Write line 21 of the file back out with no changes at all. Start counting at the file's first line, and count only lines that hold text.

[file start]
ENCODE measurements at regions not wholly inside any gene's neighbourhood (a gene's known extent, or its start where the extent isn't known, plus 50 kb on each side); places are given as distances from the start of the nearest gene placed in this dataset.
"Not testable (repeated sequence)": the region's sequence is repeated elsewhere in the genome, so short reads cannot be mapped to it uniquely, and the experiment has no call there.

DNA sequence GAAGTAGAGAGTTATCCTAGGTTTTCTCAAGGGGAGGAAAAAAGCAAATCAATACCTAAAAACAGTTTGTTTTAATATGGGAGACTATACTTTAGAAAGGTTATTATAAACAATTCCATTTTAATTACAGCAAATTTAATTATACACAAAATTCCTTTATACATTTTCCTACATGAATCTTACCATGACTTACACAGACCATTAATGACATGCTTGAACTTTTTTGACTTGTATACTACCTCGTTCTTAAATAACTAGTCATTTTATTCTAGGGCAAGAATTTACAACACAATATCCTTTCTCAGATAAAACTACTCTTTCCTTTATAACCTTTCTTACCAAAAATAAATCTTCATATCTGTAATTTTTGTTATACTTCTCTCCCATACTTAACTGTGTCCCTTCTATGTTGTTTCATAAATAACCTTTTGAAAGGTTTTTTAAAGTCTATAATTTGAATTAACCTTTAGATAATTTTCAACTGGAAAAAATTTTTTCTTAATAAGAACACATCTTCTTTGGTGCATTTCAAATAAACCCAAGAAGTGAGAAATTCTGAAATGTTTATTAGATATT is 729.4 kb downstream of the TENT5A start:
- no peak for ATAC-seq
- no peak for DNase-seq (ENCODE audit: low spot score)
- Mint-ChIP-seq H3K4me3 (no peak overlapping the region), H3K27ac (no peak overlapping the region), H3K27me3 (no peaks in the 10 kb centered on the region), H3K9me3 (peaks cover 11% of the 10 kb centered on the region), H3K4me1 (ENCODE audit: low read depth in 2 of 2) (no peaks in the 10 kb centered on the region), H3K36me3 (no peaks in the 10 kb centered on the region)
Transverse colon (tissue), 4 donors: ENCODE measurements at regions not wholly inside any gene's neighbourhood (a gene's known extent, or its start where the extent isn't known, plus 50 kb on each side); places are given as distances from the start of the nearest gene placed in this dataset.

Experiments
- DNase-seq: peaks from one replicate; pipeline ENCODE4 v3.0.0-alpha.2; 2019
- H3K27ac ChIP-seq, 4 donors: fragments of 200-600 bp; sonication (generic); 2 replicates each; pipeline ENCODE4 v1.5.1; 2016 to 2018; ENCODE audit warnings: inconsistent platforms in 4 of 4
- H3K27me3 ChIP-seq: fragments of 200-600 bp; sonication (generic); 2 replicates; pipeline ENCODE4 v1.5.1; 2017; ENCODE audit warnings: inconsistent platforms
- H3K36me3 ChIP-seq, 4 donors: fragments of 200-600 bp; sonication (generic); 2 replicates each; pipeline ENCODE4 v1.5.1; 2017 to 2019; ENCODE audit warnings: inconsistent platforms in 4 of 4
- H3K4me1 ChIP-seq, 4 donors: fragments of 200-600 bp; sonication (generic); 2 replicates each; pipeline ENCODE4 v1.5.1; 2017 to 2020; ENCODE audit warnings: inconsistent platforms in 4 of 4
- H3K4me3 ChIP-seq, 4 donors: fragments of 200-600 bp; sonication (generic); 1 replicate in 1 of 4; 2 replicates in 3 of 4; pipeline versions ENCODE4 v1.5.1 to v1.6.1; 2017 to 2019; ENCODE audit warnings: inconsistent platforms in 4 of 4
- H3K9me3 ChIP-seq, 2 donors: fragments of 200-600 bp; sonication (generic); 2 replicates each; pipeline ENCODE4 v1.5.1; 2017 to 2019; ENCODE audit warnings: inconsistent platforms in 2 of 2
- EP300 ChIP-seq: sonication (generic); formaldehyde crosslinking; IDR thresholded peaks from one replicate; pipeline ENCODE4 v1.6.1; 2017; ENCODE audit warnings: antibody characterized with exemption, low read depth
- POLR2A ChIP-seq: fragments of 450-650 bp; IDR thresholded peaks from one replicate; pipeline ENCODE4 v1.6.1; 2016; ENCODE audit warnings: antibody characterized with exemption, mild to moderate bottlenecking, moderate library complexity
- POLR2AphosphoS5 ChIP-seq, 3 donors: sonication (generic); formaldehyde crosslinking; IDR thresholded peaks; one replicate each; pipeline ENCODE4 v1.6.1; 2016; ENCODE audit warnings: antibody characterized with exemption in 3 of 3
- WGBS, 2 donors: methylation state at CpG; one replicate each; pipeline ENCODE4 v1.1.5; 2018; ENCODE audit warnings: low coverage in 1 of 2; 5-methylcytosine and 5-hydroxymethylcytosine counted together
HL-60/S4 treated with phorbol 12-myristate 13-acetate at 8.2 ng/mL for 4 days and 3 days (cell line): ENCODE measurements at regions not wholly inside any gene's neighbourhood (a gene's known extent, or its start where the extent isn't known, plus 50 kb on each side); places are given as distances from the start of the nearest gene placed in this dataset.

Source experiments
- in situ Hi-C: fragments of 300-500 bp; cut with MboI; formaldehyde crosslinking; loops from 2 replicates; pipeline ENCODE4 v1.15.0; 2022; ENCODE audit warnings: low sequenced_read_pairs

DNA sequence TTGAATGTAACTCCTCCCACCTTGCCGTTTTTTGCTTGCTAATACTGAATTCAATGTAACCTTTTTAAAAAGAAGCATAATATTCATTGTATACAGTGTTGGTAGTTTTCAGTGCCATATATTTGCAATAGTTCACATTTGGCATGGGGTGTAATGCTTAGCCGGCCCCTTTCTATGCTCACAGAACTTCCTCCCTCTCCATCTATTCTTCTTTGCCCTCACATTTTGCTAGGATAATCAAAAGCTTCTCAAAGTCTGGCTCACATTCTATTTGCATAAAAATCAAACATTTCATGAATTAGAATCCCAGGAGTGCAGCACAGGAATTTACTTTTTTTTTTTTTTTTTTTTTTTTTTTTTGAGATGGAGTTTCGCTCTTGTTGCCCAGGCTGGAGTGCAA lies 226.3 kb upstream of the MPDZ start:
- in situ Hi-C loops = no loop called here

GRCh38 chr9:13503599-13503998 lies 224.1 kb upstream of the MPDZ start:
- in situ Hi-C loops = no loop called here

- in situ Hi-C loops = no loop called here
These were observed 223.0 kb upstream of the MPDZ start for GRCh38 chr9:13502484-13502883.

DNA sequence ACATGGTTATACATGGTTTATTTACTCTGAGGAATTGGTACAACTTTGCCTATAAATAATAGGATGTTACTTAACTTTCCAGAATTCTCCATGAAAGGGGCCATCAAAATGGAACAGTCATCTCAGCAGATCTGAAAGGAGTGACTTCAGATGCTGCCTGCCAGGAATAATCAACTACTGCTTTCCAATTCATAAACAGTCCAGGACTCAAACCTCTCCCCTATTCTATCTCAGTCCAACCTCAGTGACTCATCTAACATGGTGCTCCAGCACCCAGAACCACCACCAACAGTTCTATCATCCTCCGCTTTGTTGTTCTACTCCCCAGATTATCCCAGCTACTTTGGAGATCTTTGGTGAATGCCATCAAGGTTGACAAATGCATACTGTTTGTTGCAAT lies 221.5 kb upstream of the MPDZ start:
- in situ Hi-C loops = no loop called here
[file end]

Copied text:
Source experiments